Disclaimer – I am not a historian of the Great War, and my research is by no means exhaustive. I write about the topics that arise from watching Downton Abbey and that interest me as an amateur student of history. I am always happy to be corrected by the better-informed if I have misunderstood, misinterpreted or just plain missed things. That, after all, is how you learn. I apologise as well for any wild assumptions I have made about Lord Grantham’s military career and experience.
Julian Fellowes says in the series 2 scripts that Lord Grantham is 50, thus as the series starts in 1916 he was born in 1866. He also says that although Robert has been a career soldier he is too old to fight and the army won’t be interested in a middle aged landowner. For various reasons I disagree with such a definitive statement and intend to explain why.
As to Robert’s army career, again we can only make assumptions. Born in 1866 he would have entered Sandhurst around 1884/5. He wears the George V Coronation medal*, so he was in the army at least until 1911, and after leaving the army he went into the Reserves. He wears the uniform of the Grenadier Guards (or the travesty that passes for a Grenadier tunic in the Downton costume department) so I have taken it that’s his regiment (and what other would be conceivable for an earl than one of the British army’s elite fighting regiments?). He married an heiress because his family was poor, so after graduating from Sandhurst a cavalry regiment, where he would need at least £ 500 a year (approx £25,000 today) to live up to the style of the regiment was probably out of the question.
When series 2 of Downton Abbey aired I was puzzled why Robert, apparently in his mid-forties and a former soldier who had fought in at least one major campaign, was given a job that he bitterly described as making him no better than a chocolate soldier. The puzzlement deepened when I received my copy of the series 2 scripts and saw Julian Fellowes’ confident pronouncement that Robert doesn’t go to war because “the truth is, he’s too old.”
I was not the only one baffled. Allan Mallinson, a military historian and former professional soldier, posed this very question. Mallinson certainly thought that Robert was young enough to go to the front and wondered if there was some dark secret about Robert that the War Office knew and decided to keep him away from the fighting, citing his age as an excuse.
The lack of any overarching theme in Downton Abbey and the inconsistent quality of the writing make it difficult to make out whether we are meant to see Robert’s desire to fight and his rejection by the army as a pointer to the increasing obsolescence of his class. In any case, the most cursory of research shows that in saying Lord Grantham’s age makes him unfit for military duty, Fellowes is ignoring the historical reality.
I have a personal interest in this. My great grandfather Frederick Hildred was born in 1870, making him four years younger than Robert. He too fought in the Second Boer War. Family legend passed down from his daughter (my maternal grandmother) is that on the outbreak of war he went to the local recruiting office and was told he was too old and to give up his place to a younger man. The truth, as my brother found while compiling our family tree, is completely different.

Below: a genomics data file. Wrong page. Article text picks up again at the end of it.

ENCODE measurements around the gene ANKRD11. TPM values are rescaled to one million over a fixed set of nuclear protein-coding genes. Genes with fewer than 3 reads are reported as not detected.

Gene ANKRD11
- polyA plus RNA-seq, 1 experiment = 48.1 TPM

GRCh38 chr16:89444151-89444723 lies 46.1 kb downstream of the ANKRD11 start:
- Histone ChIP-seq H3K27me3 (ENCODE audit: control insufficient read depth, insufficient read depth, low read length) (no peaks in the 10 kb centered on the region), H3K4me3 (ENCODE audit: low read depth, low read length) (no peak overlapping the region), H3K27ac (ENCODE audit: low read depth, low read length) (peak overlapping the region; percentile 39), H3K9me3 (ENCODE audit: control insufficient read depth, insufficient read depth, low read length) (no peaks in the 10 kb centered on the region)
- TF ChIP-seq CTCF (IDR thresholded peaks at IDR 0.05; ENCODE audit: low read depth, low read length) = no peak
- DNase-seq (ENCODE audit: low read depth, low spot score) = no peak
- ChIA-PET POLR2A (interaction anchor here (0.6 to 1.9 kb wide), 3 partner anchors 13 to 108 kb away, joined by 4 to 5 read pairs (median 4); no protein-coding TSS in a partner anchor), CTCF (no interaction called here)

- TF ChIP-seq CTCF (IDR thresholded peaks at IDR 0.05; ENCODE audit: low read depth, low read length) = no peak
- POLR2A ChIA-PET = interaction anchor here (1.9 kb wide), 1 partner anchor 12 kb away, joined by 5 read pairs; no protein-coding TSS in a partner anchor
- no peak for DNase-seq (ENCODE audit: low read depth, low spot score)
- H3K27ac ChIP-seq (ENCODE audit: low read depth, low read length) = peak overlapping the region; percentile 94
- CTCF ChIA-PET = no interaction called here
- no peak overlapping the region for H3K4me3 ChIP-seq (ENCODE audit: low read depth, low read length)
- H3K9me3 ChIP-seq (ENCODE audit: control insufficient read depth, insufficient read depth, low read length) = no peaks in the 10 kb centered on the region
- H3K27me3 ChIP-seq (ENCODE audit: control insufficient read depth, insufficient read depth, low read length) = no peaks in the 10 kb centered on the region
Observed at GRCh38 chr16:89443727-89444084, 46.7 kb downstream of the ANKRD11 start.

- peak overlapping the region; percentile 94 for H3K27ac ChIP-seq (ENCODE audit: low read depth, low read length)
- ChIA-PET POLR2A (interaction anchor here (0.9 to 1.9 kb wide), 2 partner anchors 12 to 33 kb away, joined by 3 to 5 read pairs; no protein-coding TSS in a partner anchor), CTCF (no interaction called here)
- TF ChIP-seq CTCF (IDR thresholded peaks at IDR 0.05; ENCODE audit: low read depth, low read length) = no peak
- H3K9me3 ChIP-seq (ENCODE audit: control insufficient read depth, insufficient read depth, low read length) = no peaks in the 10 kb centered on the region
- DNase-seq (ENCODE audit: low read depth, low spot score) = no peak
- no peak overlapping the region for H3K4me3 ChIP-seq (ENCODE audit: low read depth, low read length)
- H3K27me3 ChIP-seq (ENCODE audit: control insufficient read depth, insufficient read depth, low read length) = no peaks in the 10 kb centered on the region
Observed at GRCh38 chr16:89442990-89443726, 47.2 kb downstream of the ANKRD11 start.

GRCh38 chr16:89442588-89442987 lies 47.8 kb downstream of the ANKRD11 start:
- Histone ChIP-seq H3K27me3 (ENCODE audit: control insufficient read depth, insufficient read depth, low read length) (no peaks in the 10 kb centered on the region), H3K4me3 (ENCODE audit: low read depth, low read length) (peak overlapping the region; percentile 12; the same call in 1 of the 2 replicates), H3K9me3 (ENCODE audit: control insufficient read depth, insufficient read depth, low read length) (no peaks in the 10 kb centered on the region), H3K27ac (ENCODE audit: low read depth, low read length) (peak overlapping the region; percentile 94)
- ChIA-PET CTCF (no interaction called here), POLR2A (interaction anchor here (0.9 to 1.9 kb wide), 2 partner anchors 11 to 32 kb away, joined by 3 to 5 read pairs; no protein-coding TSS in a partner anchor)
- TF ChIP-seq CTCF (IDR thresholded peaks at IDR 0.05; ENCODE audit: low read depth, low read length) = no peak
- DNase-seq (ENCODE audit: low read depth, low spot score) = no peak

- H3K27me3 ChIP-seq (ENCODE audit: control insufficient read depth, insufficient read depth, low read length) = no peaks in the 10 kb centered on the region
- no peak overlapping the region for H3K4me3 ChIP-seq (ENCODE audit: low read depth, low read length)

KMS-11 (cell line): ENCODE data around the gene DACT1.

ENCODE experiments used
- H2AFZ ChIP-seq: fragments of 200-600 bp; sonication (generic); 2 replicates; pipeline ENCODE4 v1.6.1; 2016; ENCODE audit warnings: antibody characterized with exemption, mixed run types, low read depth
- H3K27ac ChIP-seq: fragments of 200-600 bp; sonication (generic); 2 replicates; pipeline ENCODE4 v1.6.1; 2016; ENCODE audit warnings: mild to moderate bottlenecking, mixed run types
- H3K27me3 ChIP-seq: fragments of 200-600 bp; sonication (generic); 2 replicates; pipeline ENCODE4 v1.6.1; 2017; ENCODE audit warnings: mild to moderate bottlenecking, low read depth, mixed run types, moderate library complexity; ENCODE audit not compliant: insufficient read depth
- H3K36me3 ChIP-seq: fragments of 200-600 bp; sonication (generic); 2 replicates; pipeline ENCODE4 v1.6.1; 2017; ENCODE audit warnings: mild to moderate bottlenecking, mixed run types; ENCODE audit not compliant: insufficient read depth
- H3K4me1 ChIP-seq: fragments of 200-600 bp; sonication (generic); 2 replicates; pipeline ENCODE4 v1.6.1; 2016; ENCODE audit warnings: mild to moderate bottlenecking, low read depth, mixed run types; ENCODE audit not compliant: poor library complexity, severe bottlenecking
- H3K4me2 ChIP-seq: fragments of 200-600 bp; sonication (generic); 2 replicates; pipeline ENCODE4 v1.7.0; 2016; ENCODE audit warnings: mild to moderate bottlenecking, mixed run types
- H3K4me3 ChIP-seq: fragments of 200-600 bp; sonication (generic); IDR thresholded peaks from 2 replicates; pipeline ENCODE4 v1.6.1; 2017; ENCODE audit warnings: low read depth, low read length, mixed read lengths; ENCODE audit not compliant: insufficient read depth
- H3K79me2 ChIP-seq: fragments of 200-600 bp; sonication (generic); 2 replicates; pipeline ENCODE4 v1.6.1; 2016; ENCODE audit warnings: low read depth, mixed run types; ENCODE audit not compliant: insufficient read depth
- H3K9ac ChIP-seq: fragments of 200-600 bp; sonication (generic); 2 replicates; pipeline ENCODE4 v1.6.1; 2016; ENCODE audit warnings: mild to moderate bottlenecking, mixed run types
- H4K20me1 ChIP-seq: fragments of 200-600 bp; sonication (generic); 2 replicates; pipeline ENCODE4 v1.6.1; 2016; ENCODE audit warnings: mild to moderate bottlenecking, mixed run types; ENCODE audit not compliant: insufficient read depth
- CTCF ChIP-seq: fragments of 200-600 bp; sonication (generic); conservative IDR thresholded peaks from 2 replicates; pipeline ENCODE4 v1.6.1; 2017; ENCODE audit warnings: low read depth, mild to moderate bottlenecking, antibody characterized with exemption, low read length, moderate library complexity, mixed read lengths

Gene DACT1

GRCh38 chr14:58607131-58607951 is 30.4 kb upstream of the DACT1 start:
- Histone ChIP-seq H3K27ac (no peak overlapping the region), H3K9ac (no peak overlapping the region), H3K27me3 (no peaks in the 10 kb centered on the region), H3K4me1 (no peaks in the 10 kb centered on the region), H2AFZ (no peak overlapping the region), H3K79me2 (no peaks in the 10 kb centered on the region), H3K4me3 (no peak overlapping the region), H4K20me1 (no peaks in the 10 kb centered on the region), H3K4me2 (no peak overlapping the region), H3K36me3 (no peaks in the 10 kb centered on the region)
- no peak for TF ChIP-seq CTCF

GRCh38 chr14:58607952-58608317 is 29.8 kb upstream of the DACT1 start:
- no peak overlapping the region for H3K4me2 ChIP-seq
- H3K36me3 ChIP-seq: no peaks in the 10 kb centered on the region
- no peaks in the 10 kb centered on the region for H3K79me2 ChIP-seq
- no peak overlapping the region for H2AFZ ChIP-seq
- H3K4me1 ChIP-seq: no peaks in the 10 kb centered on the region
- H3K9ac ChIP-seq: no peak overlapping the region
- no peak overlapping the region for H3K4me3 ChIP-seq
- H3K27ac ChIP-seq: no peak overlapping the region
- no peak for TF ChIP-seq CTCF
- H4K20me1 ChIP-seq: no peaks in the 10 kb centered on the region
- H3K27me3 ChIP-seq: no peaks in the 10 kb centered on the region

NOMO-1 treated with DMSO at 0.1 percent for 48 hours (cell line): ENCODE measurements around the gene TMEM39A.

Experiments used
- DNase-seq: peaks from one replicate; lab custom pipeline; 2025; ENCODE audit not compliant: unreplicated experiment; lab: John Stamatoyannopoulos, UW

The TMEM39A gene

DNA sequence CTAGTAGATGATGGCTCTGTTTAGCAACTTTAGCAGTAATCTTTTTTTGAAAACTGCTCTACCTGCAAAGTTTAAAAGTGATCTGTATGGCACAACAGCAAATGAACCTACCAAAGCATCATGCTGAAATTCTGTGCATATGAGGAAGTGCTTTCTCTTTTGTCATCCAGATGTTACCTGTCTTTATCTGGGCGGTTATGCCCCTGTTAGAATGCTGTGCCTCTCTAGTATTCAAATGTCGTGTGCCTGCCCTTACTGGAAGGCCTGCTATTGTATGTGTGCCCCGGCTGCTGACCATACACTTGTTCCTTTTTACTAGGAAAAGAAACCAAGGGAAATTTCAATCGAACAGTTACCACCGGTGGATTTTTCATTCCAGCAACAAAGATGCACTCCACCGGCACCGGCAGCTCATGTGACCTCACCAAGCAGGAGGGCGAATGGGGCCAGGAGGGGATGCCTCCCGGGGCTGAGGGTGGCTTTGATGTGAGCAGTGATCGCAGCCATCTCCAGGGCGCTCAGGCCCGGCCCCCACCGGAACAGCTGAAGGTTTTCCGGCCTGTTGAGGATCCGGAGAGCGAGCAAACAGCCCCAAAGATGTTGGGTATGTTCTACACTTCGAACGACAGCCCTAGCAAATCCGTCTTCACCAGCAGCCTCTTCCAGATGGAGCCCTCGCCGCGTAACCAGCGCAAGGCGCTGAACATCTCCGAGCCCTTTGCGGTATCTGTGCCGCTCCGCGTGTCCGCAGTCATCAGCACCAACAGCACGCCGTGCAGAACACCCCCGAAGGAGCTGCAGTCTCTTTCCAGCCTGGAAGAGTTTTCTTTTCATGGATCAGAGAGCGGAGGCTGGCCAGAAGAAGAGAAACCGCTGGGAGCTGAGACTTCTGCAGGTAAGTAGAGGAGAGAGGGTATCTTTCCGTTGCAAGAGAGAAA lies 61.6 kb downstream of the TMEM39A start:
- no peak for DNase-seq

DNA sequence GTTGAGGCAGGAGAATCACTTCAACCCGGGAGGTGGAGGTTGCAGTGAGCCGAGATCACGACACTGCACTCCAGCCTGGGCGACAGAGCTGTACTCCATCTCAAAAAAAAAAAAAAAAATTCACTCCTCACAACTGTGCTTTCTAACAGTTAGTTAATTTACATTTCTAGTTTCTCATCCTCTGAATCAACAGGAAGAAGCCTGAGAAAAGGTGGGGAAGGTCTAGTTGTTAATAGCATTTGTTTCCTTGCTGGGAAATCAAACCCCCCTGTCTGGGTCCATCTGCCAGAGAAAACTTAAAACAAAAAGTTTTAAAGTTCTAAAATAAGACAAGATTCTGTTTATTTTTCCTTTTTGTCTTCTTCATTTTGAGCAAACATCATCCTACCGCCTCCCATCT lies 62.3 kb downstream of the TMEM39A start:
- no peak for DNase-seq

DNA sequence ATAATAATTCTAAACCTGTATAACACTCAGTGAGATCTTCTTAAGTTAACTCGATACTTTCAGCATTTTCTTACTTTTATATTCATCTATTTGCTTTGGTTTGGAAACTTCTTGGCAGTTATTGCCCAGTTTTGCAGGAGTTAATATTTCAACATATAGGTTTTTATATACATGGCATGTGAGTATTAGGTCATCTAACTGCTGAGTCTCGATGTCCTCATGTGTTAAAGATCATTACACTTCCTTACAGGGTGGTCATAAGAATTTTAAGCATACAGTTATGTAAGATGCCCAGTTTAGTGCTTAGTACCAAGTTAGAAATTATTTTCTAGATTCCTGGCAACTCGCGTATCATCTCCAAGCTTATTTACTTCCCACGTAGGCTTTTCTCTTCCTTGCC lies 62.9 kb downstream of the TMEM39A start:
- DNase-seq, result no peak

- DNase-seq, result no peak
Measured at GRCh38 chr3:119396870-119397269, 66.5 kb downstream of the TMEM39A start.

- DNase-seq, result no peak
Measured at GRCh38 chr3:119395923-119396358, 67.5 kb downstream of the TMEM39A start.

Frederick Hildred was a roadmender for Brighton Corporation; he was used to digging, building, repairing and hard labour in all weathers. For two years 1915-1917 he served in France in a Pioneer battalion – digging trenches, laying barbed wire, picking up barbed wire, digging graves, collecting and burying bodies, laying and mending roads; and when called upon, fighting alongside the infantry repelling attacks. It occurred to me that if the army had found a use for Private Fred Hildred, volunteer, why was the Earl of Grantham, former professional soldier, cast on the scrapheap and is the charge of “too old” actually true?
Hugh Thomas has this to say about Sandhurst graduates who served during WW1 as officers:
“The morphology of the passage of these cadets through Sandhurst is curiously interesting. In the late 1870s and early 1880s most of the leading army commanders of the First World War were at the College. The following thirty years at Sandhurst marks a steady declension in the rank gained in that conflict. The men of the late 70s and early 80s were the strategists, army or corps commanders, who were to pass the First World War at general headquarters. The men of the late 80s and early 90s were field commanders. The men of the late 90s and early 1900s were generally captains at the start of the World War and emerged from it, if at all, as lieutenant-colonels.”
Lord Grantham then would in 1914 have been a field commander. After the declaration of war when men rushed to enlist the army would have been mad to turn down the experience of even a mediocre soldier with battle experience; and being a mediocre or disastrous soldier was no bar to employment in 1914.
Ian Hamilton (1853-1947) was Commander in Chief of the Mediterranean Force at Gallipoli, and Frederick Stopford (1854-1935) commander of the Suvla Bay landings in August 1915 (although admittedly their involvement in the Dardanelles campaign led to the end of their army careers). However, their dates of birth give the lie to Robert being too old to serve. Even in the last months of the war the extension of the Military Service Act 1916 made men up to the maximum age of 56 liable for call-up, so he might still have been hopeful of seeing some fighting.
Mobilisation and recruitment of men at the start of World War I was on a scale never seen before. On 7th August 1914 the Prime Minister asked Parliament for permission to sanction an increase in the army to 500,000 men. By the 5th September the PM announced that 250,000 to 300,000 men had enlisted and two days later that figure was amended to 439,000 men. Patriotic fires burned high, and by the end of 1914 1,186,337 men had enlisted; in the words of HG Wells, “No-one wants to be a non-combatant.”
In the city squares you saw them drilling – at first without uniforms, in their city clothes, the half the men in uniforms and half not. It made the heart ache…for these men had never thought of being soldiers, but they came gladly when their country needed them.
– A Home Front Diary 1914-1918